Next up is a minor tweak. Swords are assumed to be Parry 0, as are the vast majority of melee weapons. However, according to Low Tech Companion, everything else can have a guard added to it for a +1 to parry, which swords are exempt from. If swords are default, everything else (axes/etc) should be parry -1. Alternatively, parry 0 is the norm, and most swords with full guards should be +1. Mostly a minor tweak for internal consistency, and it makes swords actually worth their relatively extreme cost. Having trained with Parry 0 Tomahawk and Parry 0 Cutlass, the cutlass is FAR easier to parry with.

Weapon Skills: Having trained extensively with melee weaponry, martial arts, and a number of weapons both true and recreational (air guns, firearms, recreational laser weapons, nerf guns, and water guns, to name a few). GURPS has very little overlap between melee skills, despite all the old training manuals often recommending training in seemingly vastly disparate skills (Ex, learning epee as a precursor to everything from broadsword to quarterstaff). There's also only so many possible cuts using a one handed weapon, no matter the balance. Similarly, there are no defaults between any unarmed combat skills. The finest judo practitioner in the world, of masterful body control, is at no particular superior position to learn brawling than anyone off the street (assuming they aren't incompetent and unable to learn unarmed combat). Similarly, most guns use approximately the same skill. This is handled currently by very gentle defaults between them, but leads to oddities with weapons that do not fall cleanly into a category (Ex, does a glock 18 run on pistol skill when in semi-auto, and SMG in full? What happens if you add a stock, does it still use pistol or is it now rifle?).

Suggestion to fix: My suggestion is to treat them as overall categories with familiarities. One Handed Melee Weapon, Two Handed Melee Weapon, Unarmed, And Guns, or something to that effect. Balanced vs. unbalanced, vastly different lengths, things of that nature would all justify being different familiarities. Now you don't need learn a different skill, or have strange mismatches, when you switch a fire selector, or add a stock, or a grip, or anything else, to guns. Martial arts now default to one another, and even to other melee combat skills, meaning experience makes further learning more readily feasible (sort of clumsily handled using perks to adapt techniques for use with another skill. Skill at unarmed combat translates to both one and two handed swords, for example, albeit with a penalty initially).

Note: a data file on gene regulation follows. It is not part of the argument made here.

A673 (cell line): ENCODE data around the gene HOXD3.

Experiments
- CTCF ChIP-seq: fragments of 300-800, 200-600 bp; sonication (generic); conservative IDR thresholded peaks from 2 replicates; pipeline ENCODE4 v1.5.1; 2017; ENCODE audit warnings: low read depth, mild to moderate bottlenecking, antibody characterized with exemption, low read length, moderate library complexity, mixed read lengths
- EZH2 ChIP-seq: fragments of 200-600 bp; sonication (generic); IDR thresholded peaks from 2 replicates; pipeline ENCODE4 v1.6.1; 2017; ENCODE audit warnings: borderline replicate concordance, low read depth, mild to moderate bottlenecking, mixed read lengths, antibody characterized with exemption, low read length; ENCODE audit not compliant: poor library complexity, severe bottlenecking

Armor/Gear is slightly odd in how it's handled taking damage. Armor in particular. Shields tend to have moderate DR, and enormous pools of HP to soak up incoming damage that penetrates, allowing them to do things like absorb rifle fire but be gradually destroyed in the process. While certain armor is best handled as flat DR with no HP soak, such as thin leather, other armors (ex, kevlar vest) seem to lend themselves to a shield style, providing a bit of DR and a lot of bonus HP to the wearer. DR as written works well enough, and there are optional rules for armor damage elsewhere so this is idle musing on dealing with the problem of a great many hits either doing nothing to armor, or punching through and potentially absolutely ruining the wearer. It adds complexity to track gear HP, which would require a different character/gear sheet that I still need to take a crack at.

I'd like for Basic Set to include stuff for gear of different sizes, partially included in the various Tech books, but expanded on the most in Low Tech Companion 1, at least to a limited extent. It's not really a universal system if you can only find gear for SM 0 yet the options are there to be +/- 1 SM right at the start. I'd also like to see the various Power Ups books updated with stuff from books published later (ex, Gun Fu has a number of realistic perks that are greatly desirable for a trained gunman), and consolidated into a Basic Set book #3, for gritty details.

Similarly, I'd like a book for Making Things. Mostly it would be Low Tech Companion 1 rules, extended forwards to allowing high tech and ultra tech armors and such. 4e used player stats to build robots, but there were no rules for making a robot and pricing it beyond things listed. A Points-to-Money conversion ratio, possibly with modifiers (size, complexity, etc) seems like a pretty decent way to allow you to build anything as stats, and then convert into an approximate market value. While I have some qualms with Spaceships, its rules allow for fairly quick but still in-depth building of a great many things, and I believe could be expanded for general vehicles to some extent.